Gas for 99 cents a gallon: Wisconsin fuel prices sink with fewer drivers during COVID-19 pandemic

Gas for 99 cents a gallon: Wisconsin fuel prices sink with fewer drivers during COVID-19 pandemic

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Gas prices

The average price for a gallon of gasoline in Wisconsin on Thursday was $1.71 — with some stations at 99 cents a gallon — as demand for fuel is dropping during the COVID-19 coronavirus pandemic.

Gas prices across Wisconsin are sinking — as low as 99 cents per gallon at some stations — as the global market is over-supplied with oil, and few drivers are purchasing fuel with people largely confined to home to prevent the spread of the COVID-19 coronavirus.

The average price for a gallon of regular gasoline in Wisconsin on Thursday was $1.71, down 23 cents from just a week ago and 66 cents a month ago, according to the American Automobile Association, or AAA.

Matthew Hauser, president and CEO of the Wisconsin Petroleum Marketers and Convenience Store Association, said gas stations “have large supplies of gasoline available and few buyers.” He said some stations have reported demand has dropped at least 50% this week.

Nick Jarmusz, a spokesman for AAA, said Wisconsin is on a “pretty sharp downward trend” in fuel prices that is likely to continue.

The falling cost of fuel across the country is a combination of a price war between Russia and Saudi Arabia as the countries haven’t cut back on crude oil production and demand being “way, way down” with most people staying at home, he said.

At the direction of Gov. Tony Evers, a “safer at home” order went into effect Wednesday, shuttering nonessential businesses and directing people to stay home except for necessary trips, such as to the grocery store or a medical appointment.

The average price in Madison on Thursday for a gallon of regular gasoline was $1.74, similarly dropping over the past week and month to what’s happened statewide, according to AAA, which collects prices daily from the same stations to estimate an average.

Some stations in Madison were posting prices even lower.

The gas station at Woodman’s Market on the East Side was selling gas for $1.35 per gallon Thursday, according to GasBuddy.com.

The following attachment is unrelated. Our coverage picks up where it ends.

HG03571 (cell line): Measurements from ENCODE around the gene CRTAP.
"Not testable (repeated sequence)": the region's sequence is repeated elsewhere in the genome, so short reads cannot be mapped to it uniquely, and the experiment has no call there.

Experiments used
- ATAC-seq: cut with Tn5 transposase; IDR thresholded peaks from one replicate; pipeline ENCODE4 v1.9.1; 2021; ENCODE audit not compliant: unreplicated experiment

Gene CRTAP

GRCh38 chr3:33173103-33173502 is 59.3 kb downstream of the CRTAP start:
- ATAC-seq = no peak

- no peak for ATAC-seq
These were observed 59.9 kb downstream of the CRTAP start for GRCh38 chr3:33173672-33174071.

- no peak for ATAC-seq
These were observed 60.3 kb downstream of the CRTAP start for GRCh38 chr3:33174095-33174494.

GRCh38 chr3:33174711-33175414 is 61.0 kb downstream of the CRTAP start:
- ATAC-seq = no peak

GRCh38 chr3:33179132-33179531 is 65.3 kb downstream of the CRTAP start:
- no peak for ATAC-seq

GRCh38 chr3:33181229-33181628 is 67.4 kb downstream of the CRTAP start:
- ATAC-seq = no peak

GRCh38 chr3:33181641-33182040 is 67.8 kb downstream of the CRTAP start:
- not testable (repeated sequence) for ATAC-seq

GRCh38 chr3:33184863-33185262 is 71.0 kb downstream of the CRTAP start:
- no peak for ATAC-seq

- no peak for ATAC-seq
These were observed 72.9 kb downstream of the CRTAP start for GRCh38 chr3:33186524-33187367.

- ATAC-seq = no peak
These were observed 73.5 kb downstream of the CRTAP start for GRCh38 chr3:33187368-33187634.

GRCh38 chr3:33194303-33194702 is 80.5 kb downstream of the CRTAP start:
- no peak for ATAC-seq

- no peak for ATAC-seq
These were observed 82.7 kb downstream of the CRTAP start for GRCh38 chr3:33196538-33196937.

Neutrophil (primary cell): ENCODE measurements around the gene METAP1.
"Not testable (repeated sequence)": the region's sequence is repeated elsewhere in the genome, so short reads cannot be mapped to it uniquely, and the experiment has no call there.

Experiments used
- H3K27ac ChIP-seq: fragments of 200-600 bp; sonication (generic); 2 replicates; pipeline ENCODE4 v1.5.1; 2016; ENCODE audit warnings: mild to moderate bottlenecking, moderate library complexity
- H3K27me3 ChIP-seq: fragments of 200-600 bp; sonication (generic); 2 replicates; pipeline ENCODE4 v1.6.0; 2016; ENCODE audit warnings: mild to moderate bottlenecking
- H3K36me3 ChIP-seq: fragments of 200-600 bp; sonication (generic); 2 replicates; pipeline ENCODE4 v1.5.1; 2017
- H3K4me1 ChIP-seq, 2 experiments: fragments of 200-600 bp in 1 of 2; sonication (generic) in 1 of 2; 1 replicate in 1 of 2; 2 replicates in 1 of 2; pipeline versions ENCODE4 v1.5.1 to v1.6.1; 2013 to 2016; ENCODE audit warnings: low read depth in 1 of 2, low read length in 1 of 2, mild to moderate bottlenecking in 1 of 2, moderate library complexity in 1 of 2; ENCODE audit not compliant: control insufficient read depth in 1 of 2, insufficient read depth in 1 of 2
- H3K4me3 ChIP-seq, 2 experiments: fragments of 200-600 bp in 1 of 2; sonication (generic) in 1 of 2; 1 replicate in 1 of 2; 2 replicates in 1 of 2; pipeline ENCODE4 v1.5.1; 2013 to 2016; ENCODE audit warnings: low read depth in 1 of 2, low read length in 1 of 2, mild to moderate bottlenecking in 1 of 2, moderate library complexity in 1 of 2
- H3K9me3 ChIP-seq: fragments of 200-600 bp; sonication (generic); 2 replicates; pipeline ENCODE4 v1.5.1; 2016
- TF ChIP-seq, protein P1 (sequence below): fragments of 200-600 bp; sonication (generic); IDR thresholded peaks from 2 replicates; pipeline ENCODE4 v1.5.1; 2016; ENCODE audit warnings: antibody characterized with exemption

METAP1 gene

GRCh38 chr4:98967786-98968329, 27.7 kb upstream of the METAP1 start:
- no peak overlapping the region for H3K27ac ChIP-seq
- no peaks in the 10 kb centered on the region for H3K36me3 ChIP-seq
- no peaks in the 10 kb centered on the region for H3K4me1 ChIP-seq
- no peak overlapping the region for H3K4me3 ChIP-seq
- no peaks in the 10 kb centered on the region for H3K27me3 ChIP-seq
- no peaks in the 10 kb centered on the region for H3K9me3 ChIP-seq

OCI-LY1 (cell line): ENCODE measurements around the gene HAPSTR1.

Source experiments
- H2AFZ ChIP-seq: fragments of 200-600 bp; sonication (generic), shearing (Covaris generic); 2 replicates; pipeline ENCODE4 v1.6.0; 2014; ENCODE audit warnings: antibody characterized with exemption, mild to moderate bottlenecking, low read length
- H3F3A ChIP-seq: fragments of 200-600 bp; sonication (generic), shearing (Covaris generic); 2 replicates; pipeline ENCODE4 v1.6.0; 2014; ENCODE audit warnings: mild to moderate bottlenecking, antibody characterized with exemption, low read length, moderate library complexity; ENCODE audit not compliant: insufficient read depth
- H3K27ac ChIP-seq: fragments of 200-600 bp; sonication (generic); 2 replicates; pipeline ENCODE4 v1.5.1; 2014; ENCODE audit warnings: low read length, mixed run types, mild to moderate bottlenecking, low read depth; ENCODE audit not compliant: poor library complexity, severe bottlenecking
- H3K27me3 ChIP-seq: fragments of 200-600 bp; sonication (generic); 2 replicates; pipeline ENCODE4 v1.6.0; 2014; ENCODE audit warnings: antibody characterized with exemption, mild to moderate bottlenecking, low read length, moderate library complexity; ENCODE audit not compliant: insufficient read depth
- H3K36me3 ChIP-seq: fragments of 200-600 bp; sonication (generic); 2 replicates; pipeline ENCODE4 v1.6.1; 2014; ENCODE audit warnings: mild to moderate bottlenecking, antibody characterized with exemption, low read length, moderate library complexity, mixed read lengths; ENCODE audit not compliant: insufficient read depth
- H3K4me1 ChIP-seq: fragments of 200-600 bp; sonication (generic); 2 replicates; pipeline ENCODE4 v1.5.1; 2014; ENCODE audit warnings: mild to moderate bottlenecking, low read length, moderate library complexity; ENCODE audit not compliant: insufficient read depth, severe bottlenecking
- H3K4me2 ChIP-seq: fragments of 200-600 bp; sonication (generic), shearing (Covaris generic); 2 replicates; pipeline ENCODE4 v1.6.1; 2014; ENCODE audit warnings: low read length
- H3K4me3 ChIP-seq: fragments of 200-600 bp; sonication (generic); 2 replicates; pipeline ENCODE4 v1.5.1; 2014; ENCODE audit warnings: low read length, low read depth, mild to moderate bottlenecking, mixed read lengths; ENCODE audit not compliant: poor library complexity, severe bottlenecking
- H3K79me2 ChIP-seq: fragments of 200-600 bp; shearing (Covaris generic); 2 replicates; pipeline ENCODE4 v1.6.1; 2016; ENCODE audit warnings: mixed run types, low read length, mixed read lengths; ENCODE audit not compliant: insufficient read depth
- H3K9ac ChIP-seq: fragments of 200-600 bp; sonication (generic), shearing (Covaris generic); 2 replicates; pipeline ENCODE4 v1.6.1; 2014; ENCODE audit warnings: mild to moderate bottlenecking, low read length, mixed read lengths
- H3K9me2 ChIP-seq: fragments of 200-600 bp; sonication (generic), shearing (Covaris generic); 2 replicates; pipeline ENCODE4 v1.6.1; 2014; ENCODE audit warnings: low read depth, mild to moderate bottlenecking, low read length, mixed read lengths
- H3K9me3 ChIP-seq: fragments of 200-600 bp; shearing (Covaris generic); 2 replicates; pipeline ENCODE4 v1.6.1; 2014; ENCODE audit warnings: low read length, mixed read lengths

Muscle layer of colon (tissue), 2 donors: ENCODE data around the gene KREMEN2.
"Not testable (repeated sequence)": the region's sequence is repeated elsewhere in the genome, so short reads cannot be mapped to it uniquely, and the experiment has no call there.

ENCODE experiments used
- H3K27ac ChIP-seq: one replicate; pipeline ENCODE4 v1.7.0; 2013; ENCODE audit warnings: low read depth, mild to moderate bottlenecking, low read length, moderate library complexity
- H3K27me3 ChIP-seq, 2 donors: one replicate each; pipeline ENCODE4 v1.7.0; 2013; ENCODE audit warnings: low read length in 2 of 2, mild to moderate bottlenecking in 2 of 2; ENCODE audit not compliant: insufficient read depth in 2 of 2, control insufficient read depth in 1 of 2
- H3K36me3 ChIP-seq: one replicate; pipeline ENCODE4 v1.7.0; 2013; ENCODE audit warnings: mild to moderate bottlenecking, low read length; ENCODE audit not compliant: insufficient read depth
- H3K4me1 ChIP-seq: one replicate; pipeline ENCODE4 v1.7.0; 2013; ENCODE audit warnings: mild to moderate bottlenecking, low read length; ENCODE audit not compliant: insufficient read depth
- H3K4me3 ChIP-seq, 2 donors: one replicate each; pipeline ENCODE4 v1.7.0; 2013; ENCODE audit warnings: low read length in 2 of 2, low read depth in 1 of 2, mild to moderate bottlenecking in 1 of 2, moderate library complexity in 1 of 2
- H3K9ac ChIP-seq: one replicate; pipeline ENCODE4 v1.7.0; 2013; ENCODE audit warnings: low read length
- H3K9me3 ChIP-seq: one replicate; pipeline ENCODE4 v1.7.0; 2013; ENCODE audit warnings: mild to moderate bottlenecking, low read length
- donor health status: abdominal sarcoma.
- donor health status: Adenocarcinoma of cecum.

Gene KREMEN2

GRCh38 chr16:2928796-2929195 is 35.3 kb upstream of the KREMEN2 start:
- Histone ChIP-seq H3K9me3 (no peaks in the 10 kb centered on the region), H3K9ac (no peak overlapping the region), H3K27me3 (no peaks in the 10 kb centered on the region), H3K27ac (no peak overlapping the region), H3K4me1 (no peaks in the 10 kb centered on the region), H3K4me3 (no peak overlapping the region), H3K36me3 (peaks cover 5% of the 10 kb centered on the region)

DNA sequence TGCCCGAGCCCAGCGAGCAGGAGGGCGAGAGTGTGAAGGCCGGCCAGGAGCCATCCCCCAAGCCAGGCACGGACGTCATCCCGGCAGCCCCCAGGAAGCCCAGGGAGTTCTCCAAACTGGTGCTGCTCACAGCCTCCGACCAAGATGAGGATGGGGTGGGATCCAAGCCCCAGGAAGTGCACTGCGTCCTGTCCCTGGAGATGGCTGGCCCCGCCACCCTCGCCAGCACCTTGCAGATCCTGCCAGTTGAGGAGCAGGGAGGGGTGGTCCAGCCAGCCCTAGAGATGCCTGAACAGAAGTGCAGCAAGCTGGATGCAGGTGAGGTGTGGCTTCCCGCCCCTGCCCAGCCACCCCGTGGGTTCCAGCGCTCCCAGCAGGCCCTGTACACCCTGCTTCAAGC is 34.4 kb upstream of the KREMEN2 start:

The website, where drivers can provide real-time updates to the price at individual stations, even listed gas stations in Delavan and Elkhorn selling a gallon of regular gasoline for 99 cents. In Wisconsin, 51.3 cents of every gallon purchased at a retail location goes to state and federal taxes.

If the statewide average for gasoline drops below $1.50 per gallon, it would be the first time that’s happened since December 2002, Jarmusz said. AAA started collecting gas prices in 2000.

Bulk buyer

The dropping prices also mean some cheaper purchases for the city of Madison, which buys fuel in bulk.

Madison’s Fleet Service, which maintains and fuels all city-owned vehicles except those used by Metro Transit and the Madison Water Utility, purchases most of the gasoline and diesel for 10 fueling sites on a locked-in rate for the year, said Fleet Service Superintendent Mahanth Joishy.

But some fuel is bought on “spot pricing” that fluctuates with the market, he said. A delivery of unleaded gasoline on Tuesday cost the city $1.10 per gallon, Joishy said, and the most recent diesel purchase was $1.24 per gallon.

The city also has been putting an emphasis on vehicles that can run on bio-diesel, which Joishy said cuts millions of pounds of carbon dioxide from being released. The last purchase of bio-diesel came in at $1.39 per gallon.

“Overall, city trips are way down, city pollution — gas and diesel burned — are way down,” he said.

A majority of the fuel used in the 1,400 vehicles maintained by Fleet Service, though, is bought on a locked-in rate that allows the city to better forecast its budget.

In 2019, gasoline purchased by Fleet Service on a locked-in rate was $1.99 per gallon, which was lower than the price at retail locations. Joishy said it meant the city “won” on prices last year.

Fleet Service’s locked-in rate for 2020 is $2.08 per gallon of regular gasoline. It’s too early in the year to tell whether prices at a regular gas station pump will remain lower than the locked-in rate, Joishy said.

“We’re at the whim of the energy company cartels around the world,” Joishy said. “At least by locking in, we avoid that fluctuation, it makes it easier for us to budget year to year.”

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